SciTech Connect

    Sha, W.T.; Slattery, J.C.

    1980-11-01

    In most flows of liquids and their vapors, the phases are dispersed randomly in both space and time. These dispersed flows can be described only statistically or in terms of averages. Local volume-time averaging is used here to derive a self-consistent set of equations governing momentum and energy transfer in dispersed, turbulent, multiphase flows. The empiricisms required for use with these equations are the subject of current research.

  17. Characterization of non-Darcy multiphase flow in petroleum bearing formations. Annual status report, May 14, 1991--May 13, 1992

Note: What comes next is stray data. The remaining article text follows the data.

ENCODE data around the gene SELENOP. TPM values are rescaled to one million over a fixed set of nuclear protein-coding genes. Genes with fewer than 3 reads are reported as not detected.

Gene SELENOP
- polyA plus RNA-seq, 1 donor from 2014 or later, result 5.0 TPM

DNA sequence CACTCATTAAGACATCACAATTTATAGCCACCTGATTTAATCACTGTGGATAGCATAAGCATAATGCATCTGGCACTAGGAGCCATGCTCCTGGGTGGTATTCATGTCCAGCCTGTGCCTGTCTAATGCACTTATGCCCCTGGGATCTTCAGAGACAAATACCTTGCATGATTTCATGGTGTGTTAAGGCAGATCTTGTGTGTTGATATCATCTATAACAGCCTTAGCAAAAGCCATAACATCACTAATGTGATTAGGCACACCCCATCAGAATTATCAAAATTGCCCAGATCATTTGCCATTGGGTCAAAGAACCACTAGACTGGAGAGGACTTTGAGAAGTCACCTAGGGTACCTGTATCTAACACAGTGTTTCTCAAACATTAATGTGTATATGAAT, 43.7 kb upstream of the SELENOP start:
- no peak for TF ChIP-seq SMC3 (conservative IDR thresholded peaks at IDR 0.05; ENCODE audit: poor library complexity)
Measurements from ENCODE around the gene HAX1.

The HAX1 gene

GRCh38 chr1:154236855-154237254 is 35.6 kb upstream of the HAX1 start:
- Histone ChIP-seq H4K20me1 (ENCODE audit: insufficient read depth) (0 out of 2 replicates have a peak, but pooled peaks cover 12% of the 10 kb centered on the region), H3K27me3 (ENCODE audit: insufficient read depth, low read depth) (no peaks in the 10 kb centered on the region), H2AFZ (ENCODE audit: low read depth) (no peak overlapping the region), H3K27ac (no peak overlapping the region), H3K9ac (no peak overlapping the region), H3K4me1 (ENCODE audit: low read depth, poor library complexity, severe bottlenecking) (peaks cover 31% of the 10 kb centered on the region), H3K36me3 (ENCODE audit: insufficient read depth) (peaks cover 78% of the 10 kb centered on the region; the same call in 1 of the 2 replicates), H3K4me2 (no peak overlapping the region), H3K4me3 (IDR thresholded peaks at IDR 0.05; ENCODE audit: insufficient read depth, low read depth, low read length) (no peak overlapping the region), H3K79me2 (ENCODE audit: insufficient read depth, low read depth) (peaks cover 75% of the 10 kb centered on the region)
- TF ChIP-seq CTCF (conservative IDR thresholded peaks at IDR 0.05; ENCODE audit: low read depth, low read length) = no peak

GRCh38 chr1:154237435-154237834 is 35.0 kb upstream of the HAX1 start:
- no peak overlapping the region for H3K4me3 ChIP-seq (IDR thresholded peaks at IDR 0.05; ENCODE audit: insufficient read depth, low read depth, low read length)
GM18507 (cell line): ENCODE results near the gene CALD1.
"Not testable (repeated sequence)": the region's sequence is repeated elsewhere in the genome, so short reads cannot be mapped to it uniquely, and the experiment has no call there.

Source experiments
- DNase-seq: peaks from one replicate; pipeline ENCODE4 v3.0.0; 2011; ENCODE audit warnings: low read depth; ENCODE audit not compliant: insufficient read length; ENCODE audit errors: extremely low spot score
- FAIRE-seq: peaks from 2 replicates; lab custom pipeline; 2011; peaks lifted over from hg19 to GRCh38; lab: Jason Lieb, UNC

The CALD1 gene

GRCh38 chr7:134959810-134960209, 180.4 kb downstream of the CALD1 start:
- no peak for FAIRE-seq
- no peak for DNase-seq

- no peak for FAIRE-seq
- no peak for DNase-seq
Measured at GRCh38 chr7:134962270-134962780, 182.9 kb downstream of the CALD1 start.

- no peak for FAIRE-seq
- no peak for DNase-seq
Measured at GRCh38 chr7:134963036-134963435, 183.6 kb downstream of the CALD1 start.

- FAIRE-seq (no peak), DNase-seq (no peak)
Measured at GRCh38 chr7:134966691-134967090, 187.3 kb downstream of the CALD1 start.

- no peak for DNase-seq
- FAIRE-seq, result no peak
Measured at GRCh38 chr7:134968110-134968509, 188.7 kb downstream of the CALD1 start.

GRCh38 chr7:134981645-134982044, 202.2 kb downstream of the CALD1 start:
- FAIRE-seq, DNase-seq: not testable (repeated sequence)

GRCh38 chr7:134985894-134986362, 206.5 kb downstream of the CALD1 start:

SciTech Connect

    Evans, R.D.; Civan, F.

    1992-12-31

    The objectives of this research are: Develop a proper theoretical model for characterizing non-Darcy multi-phase flow in petroleum bearing formations. Develop an experimental technique for measuring non-Darcy flow coefficients under multiphase flow at insitu reservoir conditions. Develop dimensional consistent correlations to express the non-Darcy flow coefficient as a function of rock and fluid properties for consolidated and unconsolidated porous media. The research accomplished during the period May 1991--May 1992 focused upon theoretical and experimental studies of multiphase non-Darcy flow in porous media.

  18. Coupling of geochemical and multiphase flow processes for validation of the MUFITS reservoir simulator against TOUGHREACT

    NASA Astrophysics Data System (ADS)

    De Lucia, Marco; Kempka, Thomas; Afanasyev, Andrey; Melnik, Oleg; Kühn, Michael

    2016-04-01